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YOUR VOTE DETERMINES THE WINNER OF THE 14TH ANNUAL WEIRDCADEMY AWARDS

(If you’d like to watch Gregory J. Smalley and Giles Edwards reveal this year’s nominees on YouTube first, click here. Otherwise, proceed with your reading.)

This year, Poor Things (and , Poor Things) mark the only overlap between the Weirdcademy Awards and Hollywood’s lipstick-on-a-pig hootenanny, the Most Conventional Movie Awards. Other than ‘ fantasy, weird movies got about as far with the Academy as they normally do: nothing at all. Even an Academy suck-up like can’t buy a single nomination for Asteroid City—not even a “Best Original Song” nod for the year’s best filmed hoedown, “Dear Alien, Who Art in Heaven.”

Instead, we get to choose between the usual brace of biopics, an estrogenic advertisement for a kids’ toy, ‘s attempt to remake Jeanne Dielman, 23 Quai du Commerce, 1080 Bruxelles as a Nazi movie, and an indie comedy thatmade such an impression in the public consciousness that Bing is still calling it “Untitled Erasure adaptation.”

The Oscars are a joke, and everyone knows it. But you, my friend, you aren’t content with the same-old same-old. You want weird in your movies. The Weirdcademy Awards are for you, the moviegoer whose friends roll their eyes and sigh loudly when you suggest movie night should feature a black and white flick about alien bounty hunters who kidnap a corporate mogul who has developed an immortality serum with side effects that turn him into, uh, kind of a dick.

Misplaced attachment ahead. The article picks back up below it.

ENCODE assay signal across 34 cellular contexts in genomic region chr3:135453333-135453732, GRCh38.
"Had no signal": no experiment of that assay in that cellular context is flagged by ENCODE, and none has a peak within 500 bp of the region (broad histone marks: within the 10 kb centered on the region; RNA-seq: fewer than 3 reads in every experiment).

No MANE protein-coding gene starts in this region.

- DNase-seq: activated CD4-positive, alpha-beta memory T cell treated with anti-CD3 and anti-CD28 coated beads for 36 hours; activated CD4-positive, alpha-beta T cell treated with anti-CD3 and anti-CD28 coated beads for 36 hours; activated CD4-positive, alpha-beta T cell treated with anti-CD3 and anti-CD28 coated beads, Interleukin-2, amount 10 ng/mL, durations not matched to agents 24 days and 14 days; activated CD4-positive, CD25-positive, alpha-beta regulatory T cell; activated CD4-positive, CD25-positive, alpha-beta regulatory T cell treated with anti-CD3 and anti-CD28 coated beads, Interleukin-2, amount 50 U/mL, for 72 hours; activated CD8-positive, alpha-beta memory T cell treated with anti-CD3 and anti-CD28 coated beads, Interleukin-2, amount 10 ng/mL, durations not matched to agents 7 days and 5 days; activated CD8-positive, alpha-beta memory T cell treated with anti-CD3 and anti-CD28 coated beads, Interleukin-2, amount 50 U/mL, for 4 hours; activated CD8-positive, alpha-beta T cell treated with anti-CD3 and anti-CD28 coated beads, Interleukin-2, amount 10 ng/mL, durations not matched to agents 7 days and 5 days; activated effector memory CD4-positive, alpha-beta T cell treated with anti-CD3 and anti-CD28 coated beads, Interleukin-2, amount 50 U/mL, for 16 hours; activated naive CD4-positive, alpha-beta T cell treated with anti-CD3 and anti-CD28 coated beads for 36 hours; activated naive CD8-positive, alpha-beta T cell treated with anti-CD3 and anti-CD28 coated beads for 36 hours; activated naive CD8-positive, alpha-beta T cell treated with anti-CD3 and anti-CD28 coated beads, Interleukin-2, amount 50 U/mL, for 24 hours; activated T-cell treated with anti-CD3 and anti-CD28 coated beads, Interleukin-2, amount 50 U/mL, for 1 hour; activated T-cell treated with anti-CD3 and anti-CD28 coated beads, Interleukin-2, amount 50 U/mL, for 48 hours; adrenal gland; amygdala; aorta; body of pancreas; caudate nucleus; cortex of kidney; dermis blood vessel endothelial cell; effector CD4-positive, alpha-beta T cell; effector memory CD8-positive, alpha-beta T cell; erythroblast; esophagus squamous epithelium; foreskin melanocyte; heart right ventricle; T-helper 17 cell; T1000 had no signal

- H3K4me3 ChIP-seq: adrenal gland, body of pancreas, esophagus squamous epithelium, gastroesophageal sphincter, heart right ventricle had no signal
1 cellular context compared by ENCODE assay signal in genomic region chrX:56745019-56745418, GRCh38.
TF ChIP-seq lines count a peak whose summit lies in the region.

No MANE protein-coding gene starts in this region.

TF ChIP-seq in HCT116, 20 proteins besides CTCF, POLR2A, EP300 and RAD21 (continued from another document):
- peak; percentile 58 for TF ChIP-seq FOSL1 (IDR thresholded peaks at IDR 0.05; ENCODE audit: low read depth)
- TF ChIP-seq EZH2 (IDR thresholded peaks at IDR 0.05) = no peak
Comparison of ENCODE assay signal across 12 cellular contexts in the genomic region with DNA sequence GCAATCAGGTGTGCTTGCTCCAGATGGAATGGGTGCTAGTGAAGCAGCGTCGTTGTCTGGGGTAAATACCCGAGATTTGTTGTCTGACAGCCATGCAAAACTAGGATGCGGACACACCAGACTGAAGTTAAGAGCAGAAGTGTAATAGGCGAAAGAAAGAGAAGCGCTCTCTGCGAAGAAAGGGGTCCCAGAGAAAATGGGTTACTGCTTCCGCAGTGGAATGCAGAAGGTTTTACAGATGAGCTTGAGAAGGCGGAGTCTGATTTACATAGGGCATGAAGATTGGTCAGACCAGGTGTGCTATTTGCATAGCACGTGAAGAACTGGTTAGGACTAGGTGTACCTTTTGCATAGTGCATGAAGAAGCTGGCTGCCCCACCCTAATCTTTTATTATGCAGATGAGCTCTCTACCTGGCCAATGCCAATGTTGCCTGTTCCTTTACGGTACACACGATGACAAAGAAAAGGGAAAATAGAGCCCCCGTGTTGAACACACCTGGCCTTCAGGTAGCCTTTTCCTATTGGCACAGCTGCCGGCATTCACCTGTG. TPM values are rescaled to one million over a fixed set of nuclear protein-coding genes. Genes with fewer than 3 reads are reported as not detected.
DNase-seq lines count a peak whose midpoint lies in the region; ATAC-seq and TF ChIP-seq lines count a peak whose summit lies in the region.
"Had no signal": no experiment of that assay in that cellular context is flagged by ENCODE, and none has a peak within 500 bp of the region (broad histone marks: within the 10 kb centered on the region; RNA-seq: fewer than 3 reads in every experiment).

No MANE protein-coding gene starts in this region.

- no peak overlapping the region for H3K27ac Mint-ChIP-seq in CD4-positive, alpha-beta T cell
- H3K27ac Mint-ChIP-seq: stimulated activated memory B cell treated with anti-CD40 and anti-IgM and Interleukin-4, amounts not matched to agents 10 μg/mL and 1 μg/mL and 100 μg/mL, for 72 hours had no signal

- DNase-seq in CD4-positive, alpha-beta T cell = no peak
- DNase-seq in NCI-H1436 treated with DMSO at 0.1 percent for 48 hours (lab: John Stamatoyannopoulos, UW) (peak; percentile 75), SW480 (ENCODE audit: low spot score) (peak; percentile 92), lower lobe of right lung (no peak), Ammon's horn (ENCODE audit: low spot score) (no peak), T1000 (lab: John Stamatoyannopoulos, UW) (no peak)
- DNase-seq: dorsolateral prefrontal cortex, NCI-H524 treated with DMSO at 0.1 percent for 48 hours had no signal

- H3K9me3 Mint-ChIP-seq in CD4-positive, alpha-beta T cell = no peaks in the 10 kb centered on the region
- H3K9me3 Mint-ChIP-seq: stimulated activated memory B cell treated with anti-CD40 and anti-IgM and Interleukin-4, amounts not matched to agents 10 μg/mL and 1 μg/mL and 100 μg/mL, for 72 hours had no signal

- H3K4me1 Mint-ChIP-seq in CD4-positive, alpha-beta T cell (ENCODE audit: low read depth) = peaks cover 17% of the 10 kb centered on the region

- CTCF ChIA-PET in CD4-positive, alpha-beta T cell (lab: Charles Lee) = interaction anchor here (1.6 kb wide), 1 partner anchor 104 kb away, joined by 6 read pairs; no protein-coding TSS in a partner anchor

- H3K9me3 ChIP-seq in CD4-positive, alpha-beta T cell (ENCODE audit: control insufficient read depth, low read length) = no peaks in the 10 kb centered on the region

Although the editors of 366 Weird Movies select the nominees from the pool of available movies, the Awards themselves are a naked popularity contest, and do not necessarily reflect either the artistic merit or intrinsic weirdness of the films involved. The Weirdcademy Awards are tongue-in-cheek and for fun only. Ballot-stuffing is a frequent occurrence. Please, no wagering.

The Weirdcademy Awards are given to the Weirdest Movie, Actor, Actress and Scene of the previous year, as voted by the members of the Weirdcademy of Motion Picture Arts and Weirdness.